Monday, September 1, 2008
Knee Rehab.....Smooth Sailing
I want to thank all of those who called or wrote emails to me after my recent surgery. It was appreciated. I have often been asked about how my rehab and recovery is going, so I thought I might document it here to allow others who may have this procedure take a peek at what is involved in the rehab and recovery. Of course, everyone is different and some surgeries are more involved than others are. My surgeon tells me that I am way ahead of the game in my recovery.
Originally, I mentioned that my plica was lateral. Contrary to that belief, it was in fact a medial plica, which had torn loose and settled in-between the two condyles of the femur. I have pictured it above.
I went into this procedure in very good shape. I was swimming a lot (4-5 x /week), and despite some pain in my knee, I was able to ride my bike three times a week fairly hard and had built my Critical Power up to a season best. I wanted to go into the surgery in good shape with the rationale being that I would lose some fitness but, once recovered, I would still be reasonably fit.
I am currently a practicing Anesthesiologist, but I am also trained and board certified in the specialty of Physical Medicine and Rehabilitation. I knew what I needed to do to recover as quickly as possible. My enemy would be muscle atrophy in the quadriceps muscle group and swelling, which would limit the range of motion of my knee.
I have documented below how things went for the first few weeks of my rehab.
Day of surgery: Ice and ROM (range of motion). I didn’t need any oral pain medication. The knee felt kind of squishy to move it but I made sure I ranged it often. My knee actually felt better after the surgery than before. This was a good sign. It is important in this period to keep the range of motion. If it is kept stiff, the collagen in the knee capsule can remodel quickly resulting in a contracture making it more difficult to move later on. This becomes more of an issue with knee replacements than with arthroscopic surgery. However, contractures can occur if the patient becomes complacent about ROM.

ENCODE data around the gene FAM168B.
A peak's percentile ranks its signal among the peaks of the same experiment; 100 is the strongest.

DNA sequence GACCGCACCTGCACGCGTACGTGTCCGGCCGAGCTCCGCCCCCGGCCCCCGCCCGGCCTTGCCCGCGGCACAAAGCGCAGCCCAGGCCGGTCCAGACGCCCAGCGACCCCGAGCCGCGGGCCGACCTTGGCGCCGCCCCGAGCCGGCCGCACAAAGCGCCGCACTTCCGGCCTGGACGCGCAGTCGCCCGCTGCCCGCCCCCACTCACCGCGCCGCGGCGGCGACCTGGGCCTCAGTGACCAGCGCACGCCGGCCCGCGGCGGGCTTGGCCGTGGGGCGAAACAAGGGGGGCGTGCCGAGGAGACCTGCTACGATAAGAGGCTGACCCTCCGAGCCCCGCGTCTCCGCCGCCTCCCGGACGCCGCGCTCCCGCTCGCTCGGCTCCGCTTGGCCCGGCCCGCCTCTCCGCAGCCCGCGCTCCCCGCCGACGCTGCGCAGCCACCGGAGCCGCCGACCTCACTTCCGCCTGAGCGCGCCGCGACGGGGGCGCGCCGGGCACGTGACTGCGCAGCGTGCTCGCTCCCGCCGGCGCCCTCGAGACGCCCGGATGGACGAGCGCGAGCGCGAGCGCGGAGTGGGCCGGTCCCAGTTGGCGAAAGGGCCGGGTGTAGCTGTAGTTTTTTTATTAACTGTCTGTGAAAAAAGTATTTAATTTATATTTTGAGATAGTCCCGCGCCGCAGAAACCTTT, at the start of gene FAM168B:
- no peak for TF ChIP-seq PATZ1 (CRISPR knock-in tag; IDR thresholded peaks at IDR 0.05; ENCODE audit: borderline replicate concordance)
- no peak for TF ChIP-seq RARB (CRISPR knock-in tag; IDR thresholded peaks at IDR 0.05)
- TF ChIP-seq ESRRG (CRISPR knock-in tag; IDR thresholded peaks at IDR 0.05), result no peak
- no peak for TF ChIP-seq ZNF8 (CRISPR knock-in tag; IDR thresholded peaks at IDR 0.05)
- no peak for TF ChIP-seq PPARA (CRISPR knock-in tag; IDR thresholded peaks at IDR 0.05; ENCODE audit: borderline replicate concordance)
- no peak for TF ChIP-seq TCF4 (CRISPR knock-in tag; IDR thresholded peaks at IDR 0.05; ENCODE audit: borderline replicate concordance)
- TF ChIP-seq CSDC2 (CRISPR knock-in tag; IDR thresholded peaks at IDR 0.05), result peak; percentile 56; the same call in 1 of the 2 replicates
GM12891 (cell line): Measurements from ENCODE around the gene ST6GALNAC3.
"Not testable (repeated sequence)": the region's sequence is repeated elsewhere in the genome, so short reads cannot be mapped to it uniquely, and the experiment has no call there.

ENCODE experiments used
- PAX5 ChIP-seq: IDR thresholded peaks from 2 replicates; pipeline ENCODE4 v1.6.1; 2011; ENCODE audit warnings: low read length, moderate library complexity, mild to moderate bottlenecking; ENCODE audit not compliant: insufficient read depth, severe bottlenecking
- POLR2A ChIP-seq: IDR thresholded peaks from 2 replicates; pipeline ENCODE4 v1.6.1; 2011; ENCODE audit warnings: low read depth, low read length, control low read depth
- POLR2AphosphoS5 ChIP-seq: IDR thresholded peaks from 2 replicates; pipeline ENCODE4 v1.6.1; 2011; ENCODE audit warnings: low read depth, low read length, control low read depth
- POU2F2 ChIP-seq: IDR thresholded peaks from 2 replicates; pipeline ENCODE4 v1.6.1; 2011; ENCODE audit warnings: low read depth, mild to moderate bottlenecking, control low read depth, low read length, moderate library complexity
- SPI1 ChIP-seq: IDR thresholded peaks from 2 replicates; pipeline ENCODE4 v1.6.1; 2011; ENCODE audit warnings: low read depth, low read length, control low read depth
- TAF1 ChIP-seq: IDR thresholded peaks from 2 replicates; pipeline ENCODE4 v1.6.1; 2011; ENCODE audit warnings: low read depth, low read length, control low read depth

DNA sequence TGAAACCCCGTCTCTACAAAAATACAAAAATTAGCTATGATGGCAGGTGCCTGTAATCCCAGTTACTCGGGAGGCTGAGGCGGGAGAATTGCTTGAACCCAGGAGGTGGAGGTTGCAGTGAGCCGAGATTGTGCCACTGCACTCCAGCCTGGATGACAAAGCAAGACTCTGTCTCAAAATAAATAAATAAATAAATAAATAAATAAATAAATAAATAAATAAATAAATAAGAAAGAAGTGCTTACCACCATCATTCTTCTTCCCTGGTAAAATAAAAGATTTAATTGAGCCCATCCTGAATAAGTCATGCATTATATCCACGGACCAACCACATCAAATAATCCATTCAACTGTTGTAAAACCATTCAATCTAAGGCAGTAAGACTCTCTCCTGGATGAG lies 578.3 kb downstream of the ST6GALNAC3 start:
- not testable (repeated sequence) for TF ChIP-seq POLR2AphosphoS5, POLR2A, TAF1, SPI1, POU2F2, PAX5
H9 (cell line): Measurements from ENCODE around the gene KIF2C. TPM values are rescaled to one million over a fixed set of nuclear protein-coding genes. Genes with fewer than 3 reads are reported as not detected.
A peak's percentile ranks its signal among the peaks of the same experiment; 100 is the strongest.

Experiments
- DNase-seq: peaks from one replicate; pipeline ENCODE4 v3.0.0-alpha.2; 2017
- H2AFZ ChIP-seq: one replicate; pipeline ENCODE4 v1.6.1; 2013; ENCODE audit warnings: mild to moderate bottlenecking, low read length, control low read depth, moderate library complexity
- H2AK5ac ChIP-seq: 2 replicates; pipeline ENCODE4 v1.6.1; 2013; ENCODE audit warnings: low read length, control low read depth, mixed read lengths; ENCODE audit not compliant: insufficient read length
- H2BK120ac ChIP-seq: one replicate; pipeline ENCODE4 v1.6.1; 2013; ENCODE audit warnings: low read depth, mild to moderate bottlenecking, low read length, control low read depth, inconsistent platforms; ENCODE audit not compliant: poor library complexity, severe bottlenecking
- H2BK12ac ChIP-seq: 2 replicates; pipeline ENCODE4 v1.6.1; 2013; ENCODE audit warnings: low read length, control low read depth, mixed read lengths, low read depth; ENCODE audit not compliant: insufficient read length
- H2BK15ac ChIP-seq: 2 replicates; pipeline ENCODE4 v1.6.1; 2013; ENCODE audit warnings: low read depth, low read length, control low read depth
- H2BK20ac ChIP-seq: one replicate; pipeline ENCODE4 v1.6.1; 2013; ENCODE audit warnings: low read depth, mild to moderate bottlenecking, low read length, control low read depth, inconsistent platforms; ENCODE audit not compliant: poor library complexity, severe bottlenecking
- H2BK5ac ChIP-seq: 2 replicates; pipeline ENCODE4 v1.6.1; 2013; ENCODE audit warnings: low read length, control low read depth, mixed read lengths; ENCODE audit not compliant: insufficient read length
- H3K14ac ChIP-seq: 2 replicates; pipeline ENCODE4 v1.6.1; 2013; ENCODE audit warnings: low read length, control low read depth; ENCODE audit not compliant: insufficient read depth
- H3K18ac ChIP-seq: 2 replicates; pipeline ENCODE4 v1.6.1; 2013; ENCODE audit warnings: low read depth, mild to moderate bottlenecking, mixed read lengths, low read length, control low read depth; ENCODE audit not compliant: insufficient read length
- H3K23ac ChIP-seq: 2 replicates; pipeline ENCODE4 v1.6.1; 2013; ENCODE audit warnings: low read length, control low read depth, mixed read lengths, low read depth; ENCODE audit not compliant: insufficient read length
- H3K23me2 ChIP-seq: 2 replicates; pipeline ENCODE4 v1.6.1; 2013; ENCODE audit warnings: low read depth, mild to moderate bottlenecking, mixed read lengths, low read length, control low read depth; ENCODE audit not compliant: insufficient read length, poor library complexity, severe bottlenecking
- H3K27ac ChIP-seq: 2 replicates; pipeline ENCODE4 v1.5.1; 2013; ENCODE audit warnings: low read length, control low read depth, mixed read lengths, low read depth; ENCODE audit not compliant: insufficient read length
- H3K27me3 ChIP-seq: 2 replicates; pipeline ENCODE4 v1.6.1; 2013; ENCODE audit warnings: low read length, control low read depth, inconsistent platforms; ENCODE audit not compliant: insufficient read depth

Post op day one: I went to work with my portable ice pack and crutches with partial weight bearing (WB) through the right leg. I worked on ROM a lot that day. I provided the anesthetic for a long back surgery. I was able to sit in one place for a while which I would have been doing at home anyway.
Saturday, Post op day two: Ice, ROM, dressings off, crutches, compex muscle stimulator on the quads for an hour to maintain some muscle tone.
Sunday, post op day three: Ice, ROM, and one crutch, advance WB
Monday, POD four: Back to work, ice, ROM, one crutch and at end of day, no crutches. I got back to training today and swam 3300 yards including a 1000yards in 12:02 pushing off the wall with one leg. It still hurt a little pushing off the wall full force. Knee is still swollen. I might have overdone it a bit with the kicking today. Compex on the quads.
Tuesday, POD five: worked all day and into the night and next morning. No time for exercise but I was able to occasionally ice, ROM, stretching, full WB walking with a slight limp. Some pain and swelling.
For the rest of the week I swam daily and by the following Sunday I was on the trainer spinning 100-120 RPM 120 watts for an hour a day. I occasionally iced the knee when I felt I had pain and swelling or the joint felt warm. Riding the bike actually helped ease the tightness and discomfort at the portal sites. There is some residual scar tissue at the port sites and I massage those areas frequently.
By two weeks post op, I advanced to 200 watts intermittently on the bike trainer. Currently, I am able to ride 200+ watts for a few hours and rode outside the other day hitting some 30-second efforts in the 500-watt range with no ill effects. My 1000-yard swim time is down to 11:35, so things are good on the waterfront. I am holding off on the running for a week or so and I should be able to be back to full triathlon training including running 4 weeks post op. I’m back and it feels good.
My motivation has been low this year because of my pain issues and burn out from the past few years of really hitting it. It’s tough fitting in the training, a greater than full time job, and a family including a wife that does this crazy sport. I just had to shut it down this year and have fun. However, after I watched my buddy, Marky V, lead IM Canada for the majority of the race, and my wife, Dana, do so well there a few weeks ago, the motivation to race and train is starting to come back. Dana and I are already making plans for next year.
I guess that my future plans of buying and relaxing on a sailboat, hoping for a windy day will be replaced again with getting on my bike and hoping for a windless day.